Bloomberg Philanthropies shares that projects may include expanding Medically Assisted Treatment (MAT) for opioid use disorder in settings like correctional facilities, expanding distribution of naloxone (a nasal spray or injection that reverses the effects of opioids) and enhancing systems to improve the timely collection of data to help speed response to the crisis.

“We hope our work in places like Michigan and Pennsylvania spares more families the heartbreak of losing a loved one to opioid addiction or overdose,” Michael Bloomberg, founder of Bloomberg Philanthropies and World Health Organization Global Ambassador for Noncommunicable Diseases said. “And by showing that progress is possible, we can create a model for action that other states and organizations can follow.”

As CMF has reported, several CMF members have been working in partnership together on projects and programs to prevent opioid abuse, including leading education efforts for CMF members through webinars and discussions hosted by the CMF Health Funders Affinity Group.

The Office of Foundation Liaison (OFL) has supported Governor Gretchen Whitmer’s policy team as the Bloomberg Philanthropies opportunity evolved and participated in project development discussions to ensure the work of Michigan funders was represented. 

As a result, Bloomberg’s implementation team has extended its stay in Michigan to attend the CMF Health Funders Affinity Group meeting on April 11 where they will provide a brief presentation on their work and engage with Michigan funders on the opioid epidemic. 

Want more?

There’s still time to register to join the Health Funders Affinity Group Meeting on April 11 in Lansing.







Building Shared Prosperity

The W.E. Upjohn Institute for Employment Research, a nonpartisan, independent research organization and CMF member has released a new report which shares how communities can build shared prosperity by leveraging innovative place-based models.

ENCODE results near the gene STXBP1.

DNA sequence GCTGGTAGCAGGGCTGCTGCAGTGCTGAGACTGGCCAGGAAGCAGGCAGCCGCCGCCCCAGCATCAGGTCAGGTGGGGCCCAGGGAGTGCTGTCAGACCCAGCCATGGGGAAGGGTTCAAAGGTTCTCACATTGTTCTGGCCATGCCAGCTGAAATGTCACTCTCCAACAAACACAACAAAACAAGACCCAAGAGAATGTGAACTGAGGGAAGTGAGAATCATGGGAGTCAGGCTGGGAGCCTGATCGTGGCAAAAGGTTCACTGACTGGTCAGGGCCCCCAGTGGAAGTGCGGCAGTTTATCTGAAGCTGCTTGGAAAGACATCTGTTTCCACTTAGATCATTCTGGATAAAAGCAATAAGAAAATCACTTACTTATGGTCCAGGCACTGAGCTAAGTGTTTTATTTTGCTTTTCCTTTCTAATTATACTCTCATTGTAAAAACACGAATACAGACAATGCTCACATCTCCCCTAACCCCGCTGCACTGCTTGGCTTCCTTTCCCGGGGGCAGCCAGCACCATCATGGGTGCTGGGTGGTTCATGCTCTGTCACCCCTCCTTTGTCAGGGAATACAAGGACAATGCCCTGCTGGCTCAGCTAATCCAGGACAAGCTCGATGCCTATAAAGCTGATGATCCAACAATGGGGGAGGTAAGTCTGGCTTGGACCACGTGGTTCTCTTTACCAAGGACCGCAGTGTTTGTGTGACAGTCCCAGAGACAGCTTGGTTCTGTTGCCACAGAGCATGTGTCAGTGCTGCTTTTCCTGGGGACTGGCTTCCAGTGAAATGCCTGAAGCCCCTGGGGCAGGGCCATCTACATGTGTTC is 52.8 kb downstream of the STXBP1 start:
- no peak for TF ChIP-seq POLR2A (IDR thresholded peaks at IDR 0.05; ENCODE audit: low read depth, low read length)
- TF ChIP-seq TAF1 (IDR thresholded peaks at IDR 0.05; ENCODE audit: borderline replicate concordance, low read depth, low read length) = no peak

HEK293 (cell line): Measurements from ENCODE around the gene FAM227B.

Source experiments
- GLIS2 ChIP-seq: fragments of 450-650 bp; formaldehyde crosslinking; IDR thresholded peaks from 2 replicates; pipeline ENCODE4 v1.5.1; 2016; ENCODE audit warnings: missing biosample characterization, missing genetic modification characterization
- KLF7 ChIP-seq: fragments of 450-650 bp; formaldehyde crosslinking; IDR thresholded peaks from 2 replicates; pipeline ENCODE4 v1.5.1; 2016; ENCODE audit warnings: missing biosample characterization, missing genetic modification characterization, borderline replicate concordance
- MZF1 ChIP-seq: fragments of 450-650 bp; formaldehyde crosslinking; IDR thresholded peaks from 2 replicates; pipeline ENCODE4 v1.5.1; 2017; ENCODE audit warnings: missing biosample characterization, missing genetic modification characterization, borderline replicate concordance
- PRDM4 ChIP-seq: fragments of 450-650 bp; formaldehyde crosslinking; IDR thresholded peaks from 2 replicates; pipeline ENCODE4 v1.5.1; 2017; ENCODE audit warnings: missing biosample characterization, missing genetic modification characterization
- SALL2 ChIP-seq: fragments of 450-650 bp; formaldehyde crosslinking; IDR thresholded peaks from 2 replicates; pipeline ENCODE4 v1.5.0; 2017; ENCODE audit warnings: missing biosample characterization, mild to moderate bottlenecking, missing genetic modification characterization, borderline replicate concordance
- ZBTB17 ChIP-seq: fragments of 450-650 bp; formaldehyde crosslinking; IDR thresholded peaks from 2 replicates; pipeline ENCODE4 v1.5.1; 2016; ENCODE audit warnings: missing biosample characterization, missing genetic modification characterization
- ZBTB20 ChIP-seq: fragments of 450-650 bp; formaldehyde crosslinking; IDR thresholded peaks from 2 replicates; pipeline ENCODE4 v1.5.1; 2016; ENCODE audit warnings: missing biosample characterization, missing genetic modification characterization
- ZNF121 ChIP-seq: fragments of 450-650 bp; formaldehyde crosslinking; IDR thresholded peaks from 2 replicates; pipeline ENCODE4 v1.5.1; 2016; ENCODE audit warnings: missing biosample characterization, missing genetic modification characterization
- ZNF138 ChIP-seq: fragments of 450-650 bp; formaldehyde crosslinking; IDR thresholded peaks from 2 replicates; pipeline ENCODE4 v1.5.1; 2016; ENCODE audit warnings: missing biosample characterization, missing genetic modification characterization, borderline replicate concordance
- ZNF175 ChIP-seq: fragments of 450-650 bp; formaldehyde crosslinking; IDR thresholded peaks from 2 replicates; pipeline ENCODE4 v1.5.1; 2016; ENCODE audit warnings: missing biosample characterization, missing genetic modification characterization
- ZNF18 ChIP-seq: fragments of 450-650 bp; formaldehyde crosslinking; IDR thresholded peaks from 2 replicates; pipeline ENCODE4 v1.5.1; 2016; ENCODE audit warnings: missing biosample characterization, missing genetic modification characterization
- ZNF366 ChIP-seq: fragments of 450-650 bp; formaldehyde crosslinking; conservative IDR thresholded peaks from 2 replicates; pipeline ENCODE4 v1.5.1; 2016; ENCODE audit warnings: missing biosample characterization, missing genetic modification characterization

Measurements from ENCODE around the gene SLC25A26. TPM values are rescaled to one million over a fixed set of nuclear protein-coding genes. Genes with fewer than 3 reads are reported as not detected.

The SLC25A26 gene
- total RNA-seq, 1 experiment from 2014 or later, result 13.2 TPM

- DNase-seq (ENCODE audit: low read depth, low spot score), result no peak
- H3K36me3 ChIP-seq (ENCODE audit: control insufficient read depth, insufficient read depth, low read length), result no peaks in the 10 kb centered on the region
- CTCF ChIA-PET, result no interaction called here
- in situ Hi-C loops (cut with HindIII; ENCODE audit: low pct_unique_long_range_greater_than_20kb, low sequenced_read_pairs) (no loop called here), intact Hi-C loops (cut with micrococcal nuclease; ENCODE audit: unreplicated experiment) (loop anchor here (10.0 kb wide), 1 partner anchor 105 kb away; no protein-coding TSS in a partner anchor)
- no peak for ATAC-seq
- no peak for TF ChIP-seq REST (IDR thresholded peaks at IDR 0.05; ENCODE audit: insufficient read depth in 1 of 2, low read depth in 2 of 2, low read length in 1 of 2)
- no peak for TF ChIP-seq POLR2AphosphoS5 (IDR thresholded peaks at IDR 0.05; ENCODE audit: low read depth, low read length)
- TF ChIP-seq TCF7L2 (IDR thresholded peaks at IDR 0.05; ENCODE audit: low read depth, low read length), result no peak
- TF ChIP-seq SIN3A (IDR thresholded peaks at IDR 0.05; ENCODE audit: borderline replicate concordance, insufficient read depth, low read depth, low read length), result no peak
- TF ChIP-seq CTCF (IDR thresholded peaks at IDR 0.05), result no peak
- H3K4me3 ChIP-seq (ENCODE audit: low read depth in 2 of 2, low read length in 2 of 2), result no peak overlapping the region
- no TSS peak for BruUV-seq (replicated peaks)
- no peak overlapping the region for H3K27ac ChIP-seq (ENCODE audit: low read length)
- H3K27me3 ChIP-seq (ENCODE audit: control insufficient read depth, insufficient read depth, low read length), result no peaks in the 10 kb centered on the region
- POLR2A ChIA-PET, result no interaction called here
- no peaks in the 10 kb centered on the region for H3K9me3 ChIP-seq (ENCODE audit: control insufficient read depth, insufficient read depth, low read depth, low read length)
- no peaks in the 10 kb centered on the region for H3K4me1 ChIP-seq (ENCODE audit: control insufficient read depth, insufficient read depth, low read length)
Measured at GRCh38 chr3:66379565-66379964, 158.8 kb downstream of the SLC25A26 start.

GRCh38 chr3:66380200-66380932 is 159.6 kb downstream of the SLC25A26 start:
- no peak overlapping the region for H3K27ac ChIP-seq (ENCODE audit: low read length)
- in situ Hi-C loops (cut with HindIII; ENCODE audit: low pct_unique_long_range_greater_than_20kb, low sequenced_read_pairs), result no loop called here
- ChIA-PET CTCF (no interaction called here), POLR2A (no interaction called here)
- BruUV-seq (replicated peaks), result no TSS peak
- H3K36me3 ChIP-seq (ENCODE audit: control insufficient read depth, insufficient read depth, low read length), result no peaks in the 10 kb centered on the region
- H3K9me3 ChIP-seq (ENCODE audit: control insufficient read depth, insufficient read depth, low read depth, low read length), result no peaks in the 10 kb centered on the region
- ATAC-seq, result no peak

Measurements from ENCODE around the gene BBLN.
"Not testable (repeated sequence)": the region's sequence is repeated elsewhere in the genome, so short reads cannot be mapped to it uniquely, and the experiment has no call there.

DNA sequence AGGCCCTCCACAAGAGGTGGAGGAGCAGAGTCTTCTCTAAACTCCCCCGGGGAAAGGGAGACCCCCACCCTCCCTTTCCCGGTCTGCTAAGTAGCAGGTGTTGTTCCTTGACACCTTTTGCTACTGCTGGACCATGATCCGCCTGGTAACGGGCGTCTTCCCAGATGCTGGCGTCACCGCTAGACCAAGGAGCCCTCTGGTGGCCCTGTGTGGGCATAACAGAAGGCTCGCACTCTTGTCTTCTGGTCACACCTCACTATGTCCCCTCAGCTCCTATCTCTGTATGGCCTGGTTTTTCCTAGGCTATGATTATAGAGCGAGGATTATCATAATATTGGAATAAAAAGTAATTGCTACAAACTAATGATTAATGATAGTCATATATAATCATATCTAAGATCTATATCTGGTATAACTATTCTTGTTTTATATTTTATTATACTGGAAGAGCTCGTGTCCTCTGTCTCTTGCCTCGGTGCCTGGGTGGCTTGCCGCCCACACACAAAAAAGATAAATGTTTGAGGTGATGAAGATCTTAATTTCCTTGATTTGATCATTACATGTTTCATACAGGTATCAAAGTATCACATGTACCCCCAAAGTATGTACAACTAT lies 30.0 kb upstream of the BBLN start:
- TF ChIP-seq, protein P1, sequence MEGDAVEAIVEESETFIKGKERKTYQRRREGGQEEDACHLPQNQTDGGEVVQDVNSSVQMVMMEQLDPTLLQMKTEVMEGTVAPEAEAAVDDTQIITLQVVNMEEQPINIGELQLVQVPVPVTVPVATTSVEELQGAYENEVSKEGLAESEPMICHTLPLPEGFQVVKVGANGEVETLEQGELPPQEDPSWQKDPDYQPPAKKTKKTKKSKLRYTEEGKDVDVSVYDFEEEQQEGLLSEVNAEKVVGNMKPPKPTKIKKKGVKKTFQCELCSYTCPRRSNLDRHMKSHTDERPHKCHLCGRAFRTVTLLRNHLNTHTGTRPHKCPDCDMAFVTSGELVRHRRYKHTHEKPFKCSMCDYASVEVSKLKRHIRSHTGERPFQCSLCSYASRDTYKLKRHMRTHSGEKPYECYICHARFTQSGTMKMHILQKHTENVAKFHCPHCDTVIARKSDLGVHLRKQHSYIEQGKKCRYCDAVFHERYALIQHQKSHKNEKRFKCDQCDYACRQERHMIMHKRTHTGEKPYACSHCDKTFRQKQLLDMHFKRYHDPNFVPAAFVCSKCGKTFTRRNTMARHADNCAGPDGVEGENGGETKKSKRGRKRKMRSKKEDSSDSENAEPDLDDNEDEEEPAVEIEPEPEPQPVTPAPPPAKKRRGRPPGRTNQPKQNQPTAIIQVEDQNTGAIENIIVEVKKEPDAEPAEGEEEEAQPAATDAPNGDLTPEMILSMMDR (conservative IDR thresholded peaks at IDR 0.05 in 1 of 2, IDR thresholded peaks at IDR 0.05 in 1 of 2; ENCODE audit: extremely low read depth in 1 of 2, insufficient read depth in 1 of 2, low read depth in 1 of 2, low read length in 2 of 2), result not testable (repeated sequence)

The report, Building Shared Prosperity: How Communities Can Create Good Jobs, examines college scholarship models and workforce development opportunities that can be modeled and scaled in small and medium sized cities and rural areas.

This latest report emerged following the Institute’s 2018 launch of a research initiative into place-based strategies for local prosperity.

“We hope this report generates new thinking about how communities can pursue a jobs-based strategy for broadly shared prosperity by simultaneously investing in the human capital of residents and providing targeted support to business,” researchers said.

We’re highlighting several models from the report that relate to Michigan philanthropy.

Place-Based Innovations in College Scholarship Programs

The report highlights the Promise Scholarship model, which was first introduced in Kalamazoo in 2005. The report shares that this model, which is offered to people who live in a specific place, can build local prosperity through economic and educational improvements.

One example of this model in action is the Challenge Scholars program, a Promise scholarship, where the Grand Rapids Community Foundation covers tuition and fees for two or four years of college tuition for students graduating from Union High School, a Grand Rapids Public School.

The report highlights the impact such Promise programs can have but also notes the scholarship model is one component and aligning it with place-making efforts such as neighborhood development and workforce development can lead to community transformation.

Place-Based Innovations in Workforce Development